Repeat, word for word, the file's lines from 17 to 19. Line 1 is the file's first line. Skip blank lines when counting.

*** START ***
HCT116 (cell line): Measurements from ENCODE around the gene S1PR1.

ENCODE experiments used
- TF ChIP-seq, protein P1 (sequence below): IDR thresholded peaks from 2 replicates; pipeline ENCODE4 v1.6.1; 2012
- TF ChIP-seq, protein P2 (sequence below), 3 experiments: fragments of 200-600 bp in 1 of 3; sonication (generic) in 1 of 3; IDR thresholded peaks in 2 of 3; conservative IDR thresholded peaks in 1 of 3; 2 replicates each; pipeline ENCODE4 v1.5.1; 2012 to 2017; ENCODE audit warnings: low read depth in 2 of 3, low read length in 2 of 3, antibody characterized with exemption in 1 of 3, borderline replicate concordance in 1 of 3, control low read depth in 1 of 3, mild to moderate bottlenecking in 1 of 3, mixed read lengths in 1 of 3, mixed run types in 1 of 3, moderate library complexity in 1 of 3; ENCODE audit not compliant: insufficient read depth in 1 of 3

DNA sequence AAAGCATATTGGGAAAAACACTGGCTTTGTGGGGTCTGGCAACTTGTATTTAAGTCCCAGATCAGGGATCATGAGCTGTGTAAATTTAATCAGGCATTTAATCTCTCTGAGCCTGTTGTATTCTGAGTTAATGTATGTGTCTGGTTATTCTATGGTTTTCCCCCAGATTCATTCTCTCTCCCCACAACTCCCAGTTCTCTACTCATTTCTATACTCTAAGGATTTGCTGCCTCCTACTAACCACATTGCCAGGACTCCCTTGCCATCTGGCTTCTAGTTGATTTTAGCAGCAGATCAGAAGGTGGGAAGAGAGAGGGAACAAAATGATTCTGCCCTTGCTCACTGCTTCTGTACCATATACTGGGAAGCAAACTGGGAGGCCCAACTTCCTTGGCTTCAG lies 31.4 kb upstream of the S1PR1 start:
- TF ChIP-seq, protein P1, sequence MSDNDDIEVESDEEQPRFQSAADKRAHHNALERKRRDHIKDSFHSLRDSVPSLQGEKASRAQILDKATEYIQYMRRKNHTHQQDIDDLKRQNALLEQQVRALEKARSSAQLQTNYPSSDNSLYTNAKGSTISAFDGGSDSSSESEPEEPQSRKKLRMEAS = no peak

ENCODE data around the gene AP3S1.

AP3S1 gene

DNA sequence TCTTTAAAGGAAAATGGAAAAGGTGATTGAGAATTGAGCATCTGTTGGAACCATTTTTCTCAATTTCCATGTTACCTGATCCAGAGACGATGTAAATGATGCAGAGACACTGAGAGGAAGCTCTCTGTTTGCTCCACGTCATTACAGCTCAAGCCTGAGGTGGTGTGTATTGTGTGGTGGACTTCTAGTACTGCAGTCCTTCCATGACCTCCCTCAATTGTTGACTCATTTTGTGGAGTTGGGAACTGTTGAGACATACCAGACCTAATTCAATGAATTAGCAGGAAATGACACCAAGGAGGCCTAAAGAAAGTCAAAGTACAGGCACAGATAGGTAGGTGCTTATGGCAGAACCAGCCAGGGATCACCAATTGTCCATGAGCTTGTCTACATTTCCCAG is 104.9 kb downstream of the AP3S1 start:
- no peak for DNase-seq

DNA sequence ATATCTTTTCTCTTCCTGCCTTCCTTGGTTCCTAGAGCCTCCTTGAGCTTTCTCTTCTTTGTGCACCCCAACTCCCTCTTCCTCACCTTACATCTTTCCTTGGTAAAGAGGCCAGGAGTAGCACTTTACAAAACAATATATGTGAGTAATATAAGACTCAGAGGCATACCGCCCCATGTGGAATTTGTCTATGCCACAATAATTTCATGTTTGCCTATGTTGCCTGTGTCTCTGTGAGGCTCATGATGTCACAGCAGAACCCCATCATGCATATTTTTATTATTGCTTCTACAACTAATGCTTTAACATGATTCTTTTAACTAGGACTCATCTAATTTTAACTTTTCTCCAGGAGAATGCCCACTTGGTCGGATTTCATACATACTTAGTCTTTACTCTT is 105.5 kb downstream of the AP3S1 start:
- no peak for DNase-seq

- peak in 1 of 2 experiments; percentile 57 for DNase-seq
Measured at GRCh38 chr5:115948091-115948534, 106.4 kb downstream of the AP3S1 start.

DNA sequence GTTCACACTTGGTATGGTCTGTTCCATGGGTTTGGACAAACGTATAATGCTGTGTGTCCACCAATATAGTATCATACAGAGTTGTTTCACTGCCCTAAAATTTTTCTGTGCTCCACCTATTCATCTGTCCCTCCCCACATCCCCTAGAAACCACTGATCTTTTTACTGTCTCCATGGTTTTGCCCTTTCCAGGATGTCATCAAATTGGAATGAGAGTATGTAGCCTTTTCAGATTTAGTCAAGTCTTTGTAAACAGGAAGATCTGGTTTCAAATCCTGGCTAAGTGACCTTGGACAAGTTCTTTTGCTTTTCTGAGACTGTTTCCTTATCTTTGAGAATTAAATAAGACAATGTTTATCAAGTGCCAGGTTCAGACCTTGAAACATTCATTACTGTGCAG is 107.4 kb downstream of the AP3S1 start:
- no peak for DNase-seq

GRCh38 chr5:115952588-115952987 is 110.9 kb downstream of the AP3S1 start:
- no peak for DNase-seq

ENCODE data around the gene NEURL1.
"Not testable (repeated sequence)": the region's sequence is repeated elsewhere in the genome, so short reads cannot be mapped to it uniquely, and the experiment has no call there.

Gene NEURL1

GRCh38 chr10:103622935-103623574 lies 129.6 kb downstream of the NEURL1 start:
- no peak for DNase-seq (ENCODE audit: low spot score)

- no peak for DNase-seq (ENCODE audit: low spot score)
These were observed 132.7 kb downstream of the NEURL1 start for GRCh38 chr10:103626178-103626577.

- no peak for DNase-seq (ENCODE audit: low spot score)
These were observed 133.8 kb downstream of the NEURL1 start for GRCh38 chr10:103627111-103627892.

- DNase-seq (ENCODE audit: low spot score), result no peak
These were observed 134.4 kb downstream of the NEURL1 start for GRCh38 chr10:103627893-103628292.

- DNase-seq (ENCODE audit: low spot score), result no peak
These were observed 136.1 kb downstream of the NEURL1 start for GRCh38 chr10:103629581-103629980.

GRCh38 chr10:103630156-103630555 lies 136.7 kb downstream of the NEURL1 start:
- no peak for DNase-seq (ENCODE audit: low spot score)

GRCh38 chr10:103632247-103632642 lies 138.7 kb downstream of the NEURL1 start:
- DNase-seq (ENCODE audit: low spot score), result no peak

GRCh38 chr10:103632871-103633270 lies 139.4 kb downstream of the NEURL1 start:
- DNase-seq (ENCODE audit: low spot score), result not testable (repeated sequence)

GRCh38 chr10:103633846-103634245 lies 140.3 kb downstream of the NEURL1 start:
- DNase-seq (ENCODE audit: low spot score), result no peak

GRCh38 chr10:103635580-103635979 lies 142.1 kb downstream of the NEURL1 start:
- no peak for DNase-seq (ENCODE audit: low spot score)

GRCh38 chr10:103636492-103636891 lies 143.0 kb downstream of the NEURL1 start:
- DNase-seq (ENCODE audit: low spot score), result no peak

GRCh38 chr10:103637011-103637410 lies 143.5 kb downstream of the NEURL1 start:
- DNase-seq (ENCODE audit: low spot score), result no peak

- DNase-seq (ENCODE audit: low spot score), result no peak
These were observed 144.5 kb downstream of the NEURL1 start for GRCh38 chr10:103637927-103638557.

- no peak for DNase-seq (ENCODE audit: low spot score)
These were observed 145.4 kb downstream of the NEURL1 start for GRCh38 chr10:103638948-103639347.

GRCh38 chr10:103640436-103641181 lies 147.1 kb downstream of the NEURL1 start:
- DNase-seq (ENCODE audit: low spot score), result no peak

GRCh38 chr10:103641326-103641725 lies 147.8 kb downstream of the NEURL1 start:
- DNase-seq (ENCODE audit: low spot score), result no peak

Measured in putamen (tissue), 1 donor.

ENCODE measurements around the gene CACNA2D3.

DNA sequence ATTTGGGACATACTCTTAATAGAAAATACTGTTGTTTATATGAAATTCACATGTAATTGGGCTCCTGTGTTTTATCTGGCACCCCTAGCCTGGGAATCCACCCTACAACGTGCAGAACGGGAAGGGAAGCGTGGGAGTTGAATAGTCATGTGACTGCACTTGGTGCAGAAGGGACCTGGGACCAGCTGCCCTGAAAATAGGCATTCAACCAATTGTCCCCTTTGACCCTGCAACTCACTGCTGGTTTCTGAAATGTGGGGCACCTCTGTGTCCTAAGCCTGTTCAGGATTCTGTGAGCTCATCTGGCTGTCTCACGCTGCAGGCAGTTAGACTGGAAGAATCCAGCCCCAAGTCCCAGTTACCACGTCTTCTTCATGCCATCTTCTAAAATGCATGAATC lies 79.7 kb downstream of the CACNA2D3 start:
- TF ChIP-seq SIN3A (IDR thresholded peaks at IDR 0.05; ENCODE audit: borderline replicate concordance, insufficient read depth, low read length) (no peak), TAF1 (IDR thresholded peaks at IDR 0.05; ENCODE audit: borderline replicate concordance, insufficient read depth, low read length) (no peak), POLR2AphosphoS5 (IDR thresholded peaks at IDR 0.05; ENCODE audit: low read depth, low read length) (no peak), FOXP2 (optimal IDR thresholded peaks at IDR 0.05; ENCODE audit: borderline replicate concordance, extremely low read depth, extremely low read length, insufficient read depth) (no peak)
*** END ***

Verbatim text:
GRCh38 chr5:115952588-115952987 is 110.9 kb downstream of the AP3S1 start:
- no peak for DNase-seq

ENCODE data around the gene NEURL1.